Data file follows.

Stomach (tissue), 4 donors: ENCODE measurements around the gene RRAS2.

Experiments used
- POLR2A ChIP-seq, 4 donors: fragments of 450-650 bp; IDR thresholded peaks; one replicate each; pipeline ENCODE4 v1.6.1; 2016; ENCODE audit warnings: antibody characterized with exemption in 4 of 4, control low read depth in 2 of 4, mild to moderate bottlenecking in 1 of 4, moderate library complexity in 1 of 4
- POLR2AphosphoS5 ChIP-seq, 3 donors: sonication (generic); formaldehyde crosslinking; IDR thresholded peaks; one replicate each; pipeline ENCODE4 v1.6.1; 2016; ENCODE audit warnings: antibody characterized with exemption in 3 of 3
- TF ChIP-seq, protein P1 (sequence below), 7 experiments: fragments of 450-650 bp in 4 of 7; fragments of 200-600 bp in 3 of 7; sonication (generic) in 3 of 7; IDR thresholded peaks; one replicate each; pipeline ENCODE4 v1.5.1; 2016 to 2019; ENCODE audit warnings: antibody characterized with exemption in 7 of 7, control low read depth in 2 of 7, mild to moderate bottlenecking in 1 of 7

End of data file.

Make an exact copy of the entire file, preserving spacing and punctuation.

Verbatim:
Stomach (tissue), 4 donors: ENCODE measurements around the gene RRAS2.

Experiments used
- POLR2A ChIP-seq, 4 donors: fragments of 450-650 bp; IDR thresholded peaks; one replicate each; pipeline ENCODE4 v1.6.1; 2016; ENCODE audit warnings: antibody characterized with exemption in 4 of 4, control low read depth in 2 of 4, mild to moderate bottlenecking in 1 of 4, moderate library complexity in 1 of 4
- POLR2AphosphoS5 ChIP-seq, 3 donors: sonication (generic); formaldehyde crosslinking; IDR thresholded peaks; one replicate each; pipeline ENCODE4 v1.6.1; 2016; ENCODE audit warnings: antibody characterized with exemption in 3 of 3
- TF ChIP-seq, protein P1 (sequence below), 7 experiments: fragments of 450-650 bp in 4 of 7; fragments of 200-600 bp in 3 of 7; sonication (generic) in 3 of 7; IDR thresholded peaks; one replicate each; pipeline ENCODE4 v1.5.1; 2016 to 2019; ENCODE audit warnings: antibody characterized with exemption in 7 of 7, control low read depth in 2 of 7, mild to moderate bottlenecking in 1 of 7